Figure 12 shows the SEM images of the cross-sectional morphology of Ti6Al4V after SEAM under different processing parameters, including partial enlarged images of the RSL and HAZ. Moreover, Fig. 13a shows the average resolidified layer thickness (ARSLT) and average heat-affected zone thickness (AHAZT) under different processing parameters. Figure 12 presents that the RSL, HAZ and base material can be observed in all cross-sectional SEM images . Figure 13a shows that when the frequency is reduced from 1000 Hz to 600 Hz, the ARSLT increases from 41.4 µm to 49.6 µm. Moreover, it is found that the AHAZT is reduced from 14.1 µm to 5.1 µm. Figures 12a and b show that the microstructure of the RSL changes from granular to larger snowflake-like shape, and columnar grains appear in the microstructure of the HAZ. This is because when the frequency decreases, the discharge time of a single pulse is prolonged. Therefore, the energy in a single pulse increases and the ARSLT increases. The decrease in the AHAZT may be explained by the poor thermal conductivity of Ti6Al4V. When other parameters are constant, reducing the frequency will increase the energy of a single pulse, resulting in a snowflake-like microstructure with larger particle size. Due to the poor thermal conductivity of Ti6Al4V, the heat in the cross-section is reduced in a very short time. Therefore, grain refinement appears in the HAZ.
Figure 13a shows that when the duty cycle is reduced from 40–30%, the ARSLT decreases from 41.4 µm to 39.6 µm, and the AHAZT is reduced from 14.1 µm to 7.4 µm. Moreover, Figs. 12a and c show that the microstructure of the RSL changes from larger particles to smaller particles. The microstructure of the HAZ changes from refined columnar crystals to coarse α + β phases. This is because when the duty cycle decreases, the pulse width becomes narrower. Therefore, the energy in a single pulse decreases, which will lead to a decrease in ARSLT and AHAZT. When other parameters are constant, the energy of a single pulse is reduced after the duty cycle is reduced, which leads to a smaller size of the microstructure particles of RSL when the duty cycle is 30%. When the heat transferred from the Ti6Al4V machining surface to the HAZ reduces, the degree of the grain refinement reduces too.
Figure 13a shows that when the flushing pressure increases from 0.3 MPa to 0.5 MPa, ARSLT decreases from 41.4 µm to 26.0 µm, and AHAZT decreases from 14.1 µm to 9.3 µm. Moreover, Figs. 12a and 12d show that the microstructure of RSL changes from a granular shape to a snowflake-like shape with larger gaps, while the microstructure of HAZ has fewer columnar crystals. This is because when the flushing pressure increases, the cooling effect between the machining electrodes is better, which leads to the reduction of ARSLT and AHAZT. When other parameters are constant, increasing the flushing pressure will enhance the ability of the inter-electrode to discharge particles, resulting in a larger gap between the snowflake-like particles in the RSL microstructure when the flushing pressure is 0.5 MPa. Due to the enhancement of the cooling capacity, most of the heat is difficult to transfer to the HAZ. Therefore, the microstructure of HAZ does not change significantly.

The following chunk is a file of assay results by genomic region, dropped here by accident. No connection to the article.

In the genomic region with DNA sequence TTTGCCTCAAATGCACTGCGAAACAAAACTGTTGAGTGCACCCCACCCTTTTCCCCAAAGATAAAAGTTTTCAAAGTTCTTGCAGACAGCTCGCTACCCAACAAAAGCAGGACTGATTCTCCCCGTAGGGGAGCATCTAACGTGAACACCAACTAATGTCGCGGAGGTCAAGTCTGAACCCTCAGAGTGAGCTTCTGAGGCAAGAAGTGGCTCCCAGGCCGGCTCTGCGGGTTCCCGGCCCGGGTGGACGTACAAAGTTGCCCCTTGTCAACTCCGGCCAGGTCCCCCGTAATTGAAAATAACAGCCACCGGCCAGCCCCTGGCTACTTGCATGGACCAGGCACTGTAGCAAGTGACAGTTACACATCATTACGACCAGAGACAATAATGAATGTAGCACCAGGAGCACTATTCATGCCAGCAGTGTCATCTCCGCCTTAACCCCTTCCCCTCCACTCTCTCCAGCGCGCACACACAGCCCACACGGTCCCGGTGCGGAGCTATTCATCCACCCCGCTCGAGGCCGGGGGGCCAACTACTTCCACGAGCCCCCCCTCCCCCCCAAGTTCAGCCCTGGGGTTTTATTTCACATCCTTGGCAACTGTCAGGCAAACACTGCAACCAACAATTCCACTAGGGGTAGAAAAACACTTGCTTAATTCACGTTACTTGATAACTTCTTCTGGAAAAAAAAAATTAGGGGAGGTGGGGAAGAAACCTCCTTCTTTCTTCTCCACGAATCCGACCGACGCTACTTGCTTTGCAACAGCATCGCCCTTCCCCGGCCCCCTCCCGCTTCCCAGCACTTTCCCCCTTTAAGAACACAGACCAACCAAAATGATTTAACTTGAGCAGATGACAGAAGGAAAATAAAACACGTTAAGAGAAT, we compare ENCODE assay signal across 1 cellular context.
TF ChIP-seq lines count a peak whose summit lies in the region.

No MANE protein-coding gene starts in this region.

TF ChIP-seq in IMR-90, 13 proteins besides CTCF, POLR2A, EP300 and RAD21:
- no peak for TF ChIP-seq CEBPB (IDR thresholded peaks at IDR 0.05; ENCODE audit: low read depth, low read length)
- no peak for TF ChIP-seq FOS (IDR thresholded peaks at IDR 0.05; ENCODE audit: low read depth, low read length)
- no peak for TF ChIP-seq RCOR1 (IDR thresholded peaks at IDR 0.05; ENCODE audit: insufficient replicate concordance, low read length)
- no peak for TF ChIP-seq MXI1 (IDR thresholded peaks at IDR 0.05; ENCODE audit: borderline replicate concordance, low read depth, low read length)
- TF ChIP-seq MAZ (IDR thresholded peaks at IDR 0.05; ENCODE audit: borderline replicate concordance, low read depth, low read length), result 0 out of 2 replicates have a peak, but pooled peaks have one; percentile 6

2) Micro-hardness and EDS analysis
Figures 13b E1 and E2 show the micro-hardness of RSL, HAZ and base material. It is observed that when the frequency is reduced from 1000 Hz to 600 Hz, the micro-hardness of RSL increases from 464HV to 525HV, and the micro-hardness of HAZ increases from 364.5HV to 482HV. This is because reducing the frequency will increase the duration of a single pulse discharge, so it will increase the energy of a single pulse, so the micro-hardness values of RSL and HAZ increase. According to reports, in the HAZ, because some α-Ti transforms into β-Ti under high temperature and rapid cooling, the micro-hardness of HAZ is lower than that of RSL . Figures 13c and d show the EDS spectra of RSL, HAZ and base material. It is observed that when the frequency is reduced to 600 Hz, the content of Al in the RSL is reduced from 2.10 % to 0.28%, the C content in RSL is more than 1.8 times that of 1000 Hz, and the C content in HAZ is more than 2.6 times that of 1000 Hz. This is due to the lower melting point of Al. When the frequency decreases, the duration of discharge energy increases, and Al is easily lost during processing. In addition, the increase in the duration of energy will lead to an increase in the carbon deposit content.
Comparing Figs. 13b E1 and E3 shows that when the duty cycle reduces from 40–30%, the micro-hardness of HAZ is reduced from 364.5HV to 352.5HV, the micro-hardness of RSL increases from 464HV to 525HV. As the pulse width decreases, the discharge energy decreases, and the micro-hardness of the HAZ decreases. It is interesting that the micro-hardness in RSL has increased, which may be due to the rapid cooling effect of the working medium. Figures 13c and e show that the C content in the RSL at a duty cycle of 40% is lower than at a duty cycle of 30%. This is because when the discharge energy decreases, the electrode wear will increase, and therefore the C content will increase.
Comparing Figs. 13b E1 and E4 shows that when the flushing pressure increases from 0.3 MPa to 0.5 MPa, the rapid cooling between the processing electrodes and the ability to discharge ablated particles are greatly enhanced. The process is similar to quenching. Therefore, the RSL micro-hardness increases from 464HV to 583HV, and the HAZ micro-hardness increases from 364.5HV to 491HV. Combined with the changes in the content of C and O elements in RSL and HAZ, it is found that after increasing the flushing pressure, the discharge channel will be destroyed by working medium fluid. As a result, Figs. 13c and f show that a greater explosive force is generated to accelerate the interpolar element infiltration, which will lead to an increase in the content of C and O elements in RSL at 0.5 MPa. In addition, due to the better cooling effect of rapid flushing, the loss of Al content can be significantly reduced.